15. A shelter as defined in claim 1, further comprising strap means connected to at least one of said elongate members to facilitate carrying of said shelter in a disassembled state thereof.
16. A shelter as defined in claim 1, wherein said covering material is made of polyethylene.
17. A shelter as defined in claim 1, wherein said coupling means are PVC elbows.
18. A shelter as defined in claim 1, wherein said hinge means comprise scoring lines in said covering means which extend between.
Description

This application is a continuation of application Ser. No. 08/439,117, filed Aug. 9, 1995.

BACKGROUND OF THE INVENTION

This invention generally relates to portable shelters and, more specifically, to a knockdown portable shelter which requires limited support structures.

Various portable shelters have been proposed for numerous different applications. Thus, in U.S. Pat. No. 2,511,452 a shelter for hunters is disclosed which is readably collapsible into a small, light pack capable of being carried from place to place and quickly assembled. The shelter is formed of tubular members which include various elbow fittings to form a generally three dimensional structure which includes both longitudinal and transverse members for supporting a fabric material such as canvas. However, because canvas is generally a soft material, a three dimensional structure must be provided for supporting the canvas all about the frame of the structure to prevent drooping and collapse thereof.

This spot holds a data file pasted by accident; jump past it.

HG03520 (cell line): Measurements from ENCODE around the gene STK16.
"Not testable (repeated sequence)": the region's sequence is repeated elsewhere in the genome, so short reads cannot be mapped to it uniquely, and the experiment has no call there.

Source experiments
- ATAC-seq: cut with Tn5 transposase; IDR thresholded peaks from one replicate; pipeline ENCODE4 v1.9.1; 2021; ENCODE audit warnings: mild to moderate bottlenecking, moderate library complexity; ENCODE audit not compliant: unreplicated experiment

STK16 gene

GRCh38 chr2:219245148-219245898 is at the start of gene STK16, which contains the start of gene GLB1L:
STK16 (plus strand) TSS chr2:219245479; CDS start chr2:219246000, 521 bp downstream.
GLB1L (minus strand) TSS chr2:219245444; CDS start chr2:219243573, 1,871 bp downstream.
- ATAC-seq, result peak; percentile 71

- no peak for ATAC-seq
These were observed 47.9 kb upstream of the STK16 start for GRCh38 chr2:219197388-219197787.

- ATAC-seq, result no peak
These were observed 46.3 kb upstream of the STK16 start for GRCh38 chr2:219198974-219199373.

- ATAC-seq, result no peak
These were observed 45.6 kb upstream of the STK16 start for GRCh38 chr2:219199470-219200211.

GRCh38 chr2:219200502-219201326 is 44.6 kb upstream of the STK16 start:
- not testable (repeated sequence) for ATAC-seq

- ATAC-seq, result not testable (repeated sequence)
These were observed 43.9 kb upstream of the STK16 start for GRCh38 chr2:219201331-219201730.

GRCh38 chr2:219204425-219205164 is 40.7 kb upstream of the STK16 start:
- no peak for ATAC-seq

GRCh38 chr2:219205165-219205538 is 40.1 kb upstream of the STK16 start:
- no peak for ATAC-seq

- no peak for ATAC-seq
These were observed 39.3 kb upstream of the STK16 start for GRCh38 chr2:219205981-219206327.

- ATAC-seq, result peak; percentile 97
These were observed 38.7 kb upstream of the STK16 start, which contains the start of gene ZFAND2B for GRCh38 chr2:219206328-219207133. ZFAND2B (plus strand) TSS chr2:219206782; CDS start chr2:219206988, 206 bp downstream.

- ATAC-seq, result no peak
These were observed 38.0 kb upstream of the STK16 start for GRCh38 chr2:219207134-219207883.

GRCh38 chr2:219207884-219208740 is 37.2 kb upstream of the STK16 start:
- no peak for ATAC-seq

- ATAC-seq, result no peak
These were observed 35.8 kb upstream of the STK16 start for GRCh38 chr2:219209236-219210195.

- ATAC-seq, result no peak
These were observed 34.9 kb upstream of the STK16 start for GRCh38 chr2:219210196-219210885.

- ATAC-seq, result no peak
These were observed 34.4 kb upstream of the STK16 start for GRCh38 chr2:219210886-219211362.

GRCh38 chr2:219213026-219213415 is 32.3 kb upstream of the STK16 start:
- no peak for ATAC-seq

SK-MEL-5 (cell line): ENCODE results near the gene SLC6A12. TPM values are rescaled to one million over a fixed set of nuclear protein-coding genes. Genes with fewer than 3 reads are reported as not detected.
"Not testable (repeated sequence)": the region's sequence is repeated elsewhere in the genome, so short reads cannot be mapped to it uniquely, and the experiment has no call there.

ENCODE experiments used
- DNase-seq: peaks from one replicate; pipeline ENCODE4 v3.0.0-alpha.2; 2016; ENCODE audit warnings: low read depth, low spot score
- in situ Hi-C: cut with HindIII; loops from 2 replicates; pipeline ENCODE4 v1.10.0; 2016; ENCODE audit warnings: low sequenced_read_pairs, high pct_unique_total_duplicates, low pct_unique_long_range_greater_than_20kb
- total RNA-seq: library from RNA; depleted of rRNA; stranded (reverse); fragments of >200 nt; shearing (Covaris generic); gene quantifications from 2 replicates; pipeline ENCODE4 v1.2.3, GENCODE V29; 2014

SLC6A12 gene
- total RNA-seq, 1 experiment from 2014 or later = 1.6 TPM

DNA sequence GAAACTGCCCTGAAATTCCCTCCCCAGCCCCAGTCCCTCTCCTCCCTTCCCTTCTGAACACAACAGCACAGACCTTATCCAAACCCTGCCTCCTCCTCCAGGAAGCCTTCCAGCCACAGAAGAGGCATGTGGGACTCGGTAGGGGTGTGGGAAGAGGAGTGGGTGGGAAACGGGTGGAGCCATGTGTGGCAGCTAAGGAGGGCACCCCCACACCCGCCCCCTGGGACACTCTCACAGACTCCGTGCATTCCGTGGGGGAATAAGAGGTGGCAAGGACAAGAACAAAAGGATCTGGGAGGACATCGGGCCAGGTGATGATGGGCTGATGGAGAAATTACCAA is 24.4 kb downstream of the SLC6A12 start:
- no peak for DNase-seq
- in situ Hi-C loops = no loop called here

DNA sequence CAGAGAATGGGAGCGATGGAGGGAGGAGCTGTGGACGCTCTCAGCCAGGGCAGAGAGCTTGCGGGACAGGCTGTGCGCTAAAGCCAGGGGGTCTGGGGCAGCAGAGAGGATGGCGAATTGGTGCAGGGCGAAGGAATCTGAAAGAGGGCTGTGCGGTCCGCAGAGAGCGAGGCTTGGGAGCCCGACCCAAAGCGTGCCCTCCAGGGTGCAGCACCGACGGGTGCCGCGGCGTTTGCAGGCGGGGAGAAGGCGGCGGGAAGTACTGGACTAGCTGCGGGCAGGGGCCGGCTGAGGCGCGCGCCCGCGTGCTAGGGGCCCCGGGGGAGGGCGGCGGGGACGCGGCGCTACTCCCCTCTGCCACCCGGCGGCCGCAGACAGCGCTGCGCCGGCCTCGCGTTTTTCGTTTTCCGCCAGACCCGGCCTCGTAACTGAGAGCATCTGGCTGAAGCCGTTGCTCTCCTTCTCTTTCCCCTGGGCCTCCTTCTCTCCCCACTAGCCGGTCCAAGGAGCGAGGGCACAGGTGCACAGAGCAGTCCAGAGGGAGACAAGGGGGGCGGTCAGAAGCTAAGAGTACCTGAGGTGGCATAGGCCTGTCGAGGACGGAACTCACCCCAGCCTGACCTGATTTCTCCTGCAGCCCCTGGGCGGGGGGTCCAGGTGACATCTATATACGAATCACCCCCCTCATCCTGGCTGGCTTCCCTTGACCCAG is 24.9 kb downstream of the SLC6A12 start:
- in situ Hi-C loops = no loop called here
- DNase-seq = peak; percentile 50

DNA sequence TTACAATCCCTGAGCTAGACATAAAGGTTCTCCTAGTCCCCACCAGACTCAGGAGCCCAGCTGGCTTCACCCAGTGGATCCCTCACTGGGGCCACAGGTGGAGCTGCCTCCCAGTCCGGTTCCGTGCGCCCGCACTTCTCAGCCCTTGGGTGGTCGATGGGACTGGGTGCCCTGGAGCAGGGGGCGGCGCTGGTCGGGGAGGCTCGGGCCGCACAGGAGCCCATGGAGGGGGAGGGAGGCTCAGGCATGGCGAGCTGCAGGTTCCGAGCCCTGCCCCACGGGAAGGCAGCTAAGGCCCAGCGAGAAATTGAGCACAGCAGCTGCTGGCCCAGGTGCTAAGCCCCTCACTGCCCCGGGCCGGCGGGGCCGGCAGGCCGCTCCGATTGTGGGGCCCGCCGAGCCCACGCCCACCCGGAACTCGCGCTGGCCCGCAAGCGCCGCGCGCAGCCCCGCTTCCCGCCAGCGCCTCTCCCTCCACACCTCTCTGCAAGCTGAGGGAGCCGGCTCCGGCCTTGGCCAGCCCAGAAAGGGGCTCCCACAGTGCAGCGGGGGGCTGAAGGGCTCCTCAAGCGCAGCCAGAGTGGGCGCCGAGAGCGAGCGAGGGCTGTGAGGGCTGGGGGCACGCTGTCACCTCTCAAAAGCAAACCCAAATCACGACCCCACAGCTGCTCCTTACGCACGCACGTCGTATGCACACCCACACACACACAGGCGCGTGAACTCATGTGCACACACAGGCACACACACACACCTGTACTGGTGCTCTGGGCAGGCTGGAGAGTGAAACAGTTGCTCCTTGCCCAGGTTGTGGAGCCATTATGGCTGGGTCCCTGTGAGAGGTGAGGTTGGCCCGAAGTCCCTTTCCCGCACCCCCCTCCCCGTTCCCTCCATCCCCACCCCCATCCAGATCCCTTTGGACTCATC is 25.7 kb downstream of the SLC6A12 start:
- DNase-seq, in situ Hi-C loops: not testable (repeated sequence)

In U.S. Pat. No. 2,010,472, a beach accessory is disclosed which is intended to be set up on the beach to provide a shelter within which to change one's apparel as well as to provide protection from the direct rays of the sun. Here, also, the covering material is in the form of pliable canvas, duck or other waterproof material. Because the covering material has no body, in any direction, the shelter requires the use of a frame which consists of both longitudinal and transverse members to define a three dimensional rigid structure. Other similar structures which require a three dimensional frame are disclosed in U.S. Pat. Nos. 1,528,629 and 2,619,101.